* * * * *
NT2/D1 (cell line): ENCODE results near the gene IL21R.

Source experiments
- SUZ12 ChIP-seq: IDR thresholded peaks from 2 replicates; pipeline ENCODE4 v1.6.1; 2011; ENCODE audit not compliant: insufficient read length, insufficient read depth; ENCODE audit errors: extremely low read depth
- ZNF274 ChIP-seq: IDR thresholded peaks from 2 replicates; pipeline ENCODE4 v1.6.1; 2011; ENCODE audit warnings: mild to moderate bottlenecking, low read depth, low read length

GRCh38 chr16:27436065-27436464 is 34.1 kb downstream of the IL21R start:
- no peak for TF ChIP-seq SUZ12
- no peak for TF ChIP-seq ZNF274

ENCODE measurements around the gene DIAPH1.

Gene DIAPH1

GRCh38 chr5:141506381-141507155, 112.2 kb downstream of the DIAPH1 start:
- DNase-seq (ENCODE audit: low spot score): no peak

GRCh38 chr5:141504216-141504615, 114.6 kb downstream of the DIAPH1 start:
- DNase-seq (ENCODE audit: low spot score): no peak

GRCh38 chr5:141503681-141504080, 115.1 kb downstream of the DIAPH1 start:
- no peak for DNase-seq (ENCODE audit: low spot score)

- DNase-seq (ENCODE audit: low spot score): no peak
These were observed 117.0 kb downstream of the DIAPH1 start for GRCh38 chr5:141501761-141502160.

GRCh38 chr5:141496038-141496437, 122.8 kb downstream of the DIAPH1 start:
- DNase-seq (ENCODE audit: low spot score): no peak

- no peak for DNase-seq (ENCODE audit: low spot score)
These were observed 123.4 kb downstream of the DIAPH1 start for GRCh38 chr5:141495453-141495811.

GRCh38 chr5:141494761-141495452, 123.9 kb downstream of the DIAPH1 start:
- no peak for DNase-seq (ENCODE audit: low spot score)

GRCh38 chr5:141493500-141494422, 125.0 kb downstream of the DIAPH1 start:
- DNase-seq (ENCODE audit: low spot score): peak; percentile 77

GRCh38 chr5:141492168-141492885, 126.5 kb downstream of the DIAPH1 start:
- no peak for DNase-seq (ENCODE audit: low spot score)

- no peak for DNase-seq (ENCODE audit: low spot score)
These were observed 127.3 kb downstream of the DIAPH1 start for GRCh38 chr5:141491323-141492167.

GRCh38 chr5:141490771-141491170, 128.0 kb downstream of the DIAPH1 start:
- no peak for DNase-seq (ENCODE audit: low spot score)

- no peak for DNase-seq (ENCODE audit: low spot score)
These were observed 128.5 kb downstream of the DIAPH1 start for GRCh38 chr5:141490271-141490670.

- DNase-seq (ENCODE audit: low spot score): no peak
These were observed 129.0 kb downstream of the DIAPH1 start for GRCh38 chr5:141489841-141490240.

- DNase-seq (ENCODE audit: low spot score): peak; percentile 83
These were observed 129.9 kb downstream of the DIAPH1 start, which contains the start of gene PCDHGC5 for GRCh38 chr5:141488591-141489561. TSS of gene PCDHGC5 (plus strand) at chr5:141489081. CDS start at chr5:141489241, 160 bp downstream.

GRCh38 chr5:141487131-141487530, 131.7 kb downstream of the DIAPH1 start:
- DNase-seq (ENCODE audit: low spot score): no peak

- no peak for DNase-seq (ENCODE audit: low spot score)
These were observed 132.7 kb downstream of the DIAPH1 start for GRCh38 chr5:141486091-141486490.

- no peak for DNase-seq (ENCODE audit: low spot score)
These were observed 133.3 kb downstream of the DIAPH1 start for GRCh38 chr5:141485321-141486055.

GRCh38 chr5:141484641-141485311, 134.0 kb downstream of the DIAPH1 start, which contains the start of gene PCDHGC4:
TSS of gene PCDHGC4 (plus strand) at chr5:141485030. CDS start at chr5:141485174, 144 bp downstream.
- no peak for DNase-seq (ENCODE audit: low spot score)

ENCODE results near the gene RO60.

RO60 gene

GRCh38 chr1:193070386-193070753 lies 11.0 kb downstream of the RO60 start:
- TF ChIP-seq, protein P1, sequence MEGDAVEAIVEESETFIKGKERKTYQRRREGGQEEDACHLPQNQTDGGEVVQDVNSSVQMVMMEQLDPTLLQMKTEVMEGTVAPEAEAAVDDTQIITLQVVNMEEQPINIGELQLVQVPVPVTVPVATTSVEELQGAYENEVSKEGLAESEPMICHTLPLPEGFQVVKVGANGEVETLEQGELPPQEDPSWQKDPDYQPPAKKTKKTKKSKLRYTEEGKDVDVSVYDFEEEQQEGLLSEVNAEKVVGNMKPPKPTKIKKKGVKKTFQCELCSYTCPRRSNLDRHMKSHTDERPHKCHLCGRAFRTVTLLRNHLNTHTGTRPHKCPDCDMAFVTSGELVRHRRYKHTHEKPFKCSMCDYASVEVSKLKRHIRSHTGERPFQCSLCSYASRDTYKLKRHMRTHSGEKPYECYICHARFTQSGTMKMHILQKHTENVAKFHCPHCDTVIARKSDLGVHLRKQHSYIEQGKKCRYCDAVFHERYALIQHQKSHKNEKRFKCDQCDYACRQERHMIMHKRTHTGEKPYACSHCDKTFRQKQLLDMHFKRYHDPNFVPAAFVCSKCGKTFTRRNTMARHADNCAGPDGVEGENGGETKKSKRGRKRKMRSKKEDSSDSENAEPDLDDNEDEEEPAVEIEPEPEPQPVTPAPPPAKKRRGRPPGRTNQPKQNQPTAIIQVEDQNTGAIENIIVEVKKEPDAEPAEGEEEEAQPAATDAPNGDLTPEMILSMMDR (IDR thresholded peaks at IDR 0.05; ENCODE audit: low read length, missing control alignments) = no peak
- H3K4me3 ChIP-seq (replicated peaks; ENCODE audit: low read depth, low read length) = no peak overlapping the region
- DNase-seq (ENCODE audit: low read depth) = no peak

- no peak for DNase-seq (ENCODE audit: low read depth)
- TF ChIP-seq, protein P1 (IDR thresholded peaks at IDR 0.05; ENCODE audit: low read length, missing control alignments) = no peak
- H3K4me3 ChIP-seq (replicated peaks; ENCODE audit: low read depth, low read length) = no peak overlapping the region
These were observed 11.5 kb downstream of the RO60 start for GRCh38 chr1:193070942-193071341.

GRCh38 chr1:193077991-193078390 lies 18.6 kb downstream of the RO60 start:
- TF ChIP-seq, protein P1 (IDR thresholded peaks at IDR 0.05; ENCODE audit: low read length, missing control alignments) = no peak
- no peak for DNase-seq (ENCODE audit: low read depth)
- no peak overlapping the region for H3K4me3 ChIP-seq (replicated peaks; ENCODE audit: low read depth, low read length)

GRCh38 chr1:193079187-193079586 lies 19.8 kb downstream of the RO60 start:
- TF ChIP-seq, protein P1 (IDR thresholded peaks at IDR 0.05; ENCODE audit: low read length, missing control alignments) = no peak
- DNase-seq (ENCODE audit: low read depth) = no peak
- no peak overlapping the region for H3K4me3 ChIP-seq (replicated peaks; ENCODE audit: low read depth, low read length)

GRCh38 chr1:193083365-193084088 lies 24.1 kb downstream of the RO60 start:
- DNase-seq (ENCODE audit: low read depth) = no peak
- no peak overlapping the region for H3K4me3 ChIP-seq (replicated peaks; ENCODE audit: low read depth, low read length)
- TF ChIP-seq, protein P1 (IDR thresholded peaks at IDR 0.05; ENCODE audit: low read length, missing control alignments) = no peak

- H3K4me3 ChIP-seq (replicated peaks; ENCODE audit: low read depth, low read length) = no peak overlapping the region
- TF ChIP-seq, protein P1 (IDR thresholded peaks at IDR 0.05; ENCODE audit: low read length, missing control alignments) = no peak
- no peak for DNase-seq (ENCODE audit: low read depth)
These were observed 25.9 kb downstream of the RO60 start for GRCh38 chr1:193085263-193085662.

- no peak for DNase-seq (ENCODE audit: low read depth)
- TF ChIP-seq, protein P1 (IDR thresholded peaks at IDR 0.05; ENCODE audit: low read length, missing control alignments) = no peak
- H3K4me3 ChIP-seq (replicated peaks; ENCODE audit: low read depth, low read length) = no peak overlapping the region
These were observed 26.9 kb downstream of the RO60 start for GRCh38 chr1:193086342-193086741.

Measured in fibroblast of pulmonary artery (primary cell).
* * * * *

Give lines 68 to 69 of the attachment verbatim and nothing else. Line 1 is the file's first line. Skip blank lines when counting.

- TF ChIP-seq, protein P1 (IDR thresholded peaks at IDR 0.05; ENCODE audit: low read length, missing control alignments) = no peak

- H3K4me3 ChIP-seq (replicated peaks; ENCODE audit: low read depth, low read length) = no peak overlapping the region